Inspired by the Film Co-op of New York, Cronenberg formed the Toronto Film Co-op with Bob Fothergill, Iain Ewing and that noted independent radical, Ivan "Kindergarten Cop" Reitman. But in the late '60s, independent filmmaking was not the well-established tradition it has since become. In order to get a Canada Council grant to finance his first serious project, a 62-minute film called "Stereo," Cronenberg pretended to be writing a novel. He submitted a sample chapter, got the money and started making the film. "Stereo," released in 1969, and the 1970 follow-up "Crimes of the Future" earned Cronenberg a bit of attention in art-film circles.

But neither the artsy crowd nor the unsuspecting Canadian public was prepared when the director's first feature film slithered onscreen in 1975. "Shivers" (aka "The Parasite Murders" and "They Came From Within") is the story of a parasite, designed to help ailing human organs, that goes out of control with sickening results. It's full of the straight-from-the-subconscious imagery for which Cronenberg would later become famous. Gory flesh effects were provided by Joe Blasco, who told Cronenberg that his apprenticeship in horror make-up was the stint he put in on "The Lawrence Welk Show." "Shivers" originated from a dream Cronenberg had about a spider emerging from a woman's mouth and was made for a Montreal soft-core porn outfit called Cinepix. "Sleazy distributors," Cronenberg called them. "My kind of people."

Canadian politicians and critics were not amused -- particularly when they discovered "Shivers" was partly funded with government grant money. Robert Fulford's article in the influential magazine Saturday Night was titled "You Should Know How Bad This Film Is. After All, You Paid For It." (Decades later, British critic Alexander Walker responded to "Crash" with a review titled "A Film Beyond the Bounds of Depravity." Cronenberg hasn't lost his touch.) Fulford suggested that if movies like "Shivers" were necessary for the development of a Canadian film industry, it would be better for the country not to have one.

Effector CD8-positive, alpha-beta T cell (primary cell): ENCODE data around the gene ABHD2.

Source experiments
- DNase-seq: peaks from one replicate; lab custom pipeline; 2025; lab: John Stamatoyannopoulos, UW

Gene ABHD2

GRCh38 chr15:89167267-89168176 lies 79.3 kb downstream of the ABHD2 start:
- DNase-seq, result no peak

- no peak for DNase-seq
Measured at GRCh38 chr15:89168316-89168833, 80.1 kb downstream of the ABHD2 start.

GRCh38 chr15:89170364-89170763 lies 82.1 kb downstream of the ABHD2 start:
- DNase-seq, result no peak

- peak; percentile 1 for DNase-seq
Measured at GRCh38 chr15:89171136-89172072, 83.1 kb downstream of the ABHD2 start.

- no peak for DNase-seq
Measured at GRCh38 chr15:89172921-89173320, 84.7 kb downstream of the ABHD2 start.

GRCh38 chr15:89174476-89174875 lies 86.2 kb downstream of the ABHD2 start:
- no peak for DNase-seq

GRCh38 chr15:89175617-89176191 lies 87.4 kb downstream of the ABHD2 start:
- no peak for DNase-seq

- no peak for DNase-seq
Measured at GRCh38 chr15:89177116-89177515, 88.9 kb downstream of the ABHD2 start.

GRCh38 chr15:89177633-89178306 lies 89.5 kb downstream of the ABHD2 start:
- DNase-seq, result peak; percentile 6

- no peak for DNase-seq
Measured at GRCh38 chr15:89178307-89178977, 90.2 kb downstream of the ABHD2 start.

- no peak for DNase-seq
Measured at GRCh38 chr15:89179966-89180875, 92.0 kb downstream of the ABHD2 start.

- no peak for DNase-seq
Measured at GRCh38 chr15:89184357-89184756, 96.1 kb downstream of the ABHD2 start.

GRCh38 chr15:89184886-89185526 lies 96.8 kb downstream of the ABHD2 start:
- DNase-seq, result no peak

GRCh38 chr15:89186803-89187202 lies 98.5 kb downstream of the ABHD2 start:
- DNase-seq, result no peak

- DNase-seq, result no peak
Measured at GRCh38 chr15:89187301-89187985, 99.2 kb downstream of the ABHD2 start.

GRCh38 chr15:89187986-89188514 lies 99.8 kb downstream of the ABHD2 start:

"Shivers" made money. Grateful taxpayers were reimbursed. A star was born.

More arty shockers followed -- "Rabid," "The Brood" and, in 1981, Cronenberg's first commercial breakthrough, "Scanners." The latter film's infamous exploding head scene briefly pushed it to the top of Variety's box office charts (a feat the filmmaker has yet to repeat, despite having since had bigger hits).

Cronenberg's first real dance with Hollywood came in 1983 with "Videodrome," the tangled tale of a sexually violent TV channel that begins to alter people physically (James Woods develops a huge vagina on his abdomen that accepts videocassettes). Universal provided some funding and distributed the picture, which meant focus groups. Or rather, one focus group, in Boston. After the screening, a lot of the response cards were retrieved from the floor. "I hated your fucking film," said one. It spoke for many.

Luckily, Cronenberg's next job was already lined up. It was by far his biggest stride toward the mainstream -- an adaptation of Stephen King's "The Dead Zone," starring Christopher Walken. For the first time Cronenberg was working from someone else's source material, and for the first time his own grotesque subconscious was not immediately evident on screen. Cronenberg became almost respectable. Fans were worried. (Despite this mainstream acceptance, "The Dead Zone," released in 1983, may contain Cronenberg's most outrageous scene ever. A gunman attempting to assassinate a presidential candidate is shot in front of a room full of reporters and falls to the floor, dying. All the reporters rush out of the room. It's Cronenberg's most bizarre vision yet.)

His next movie would demonstrate that, however briefly, his particular obsessions could dovetail with commercial filmmaking and produce a bona fide hit. After struggling with producer Dino De Laurentiis on 12 drafts of a "Total Recall" script, the two parted company and Cronenberg found himself desperate for work. He quickly snapped up "The Fly," a rethinking of the Vincent Price B-movie hit from 1958 about a scientific accident that blends a man with a house fly. Jeff Goldblum and Geena Davis co-starred as the doomed scientist and his lover (Goldblum called it his favorite role).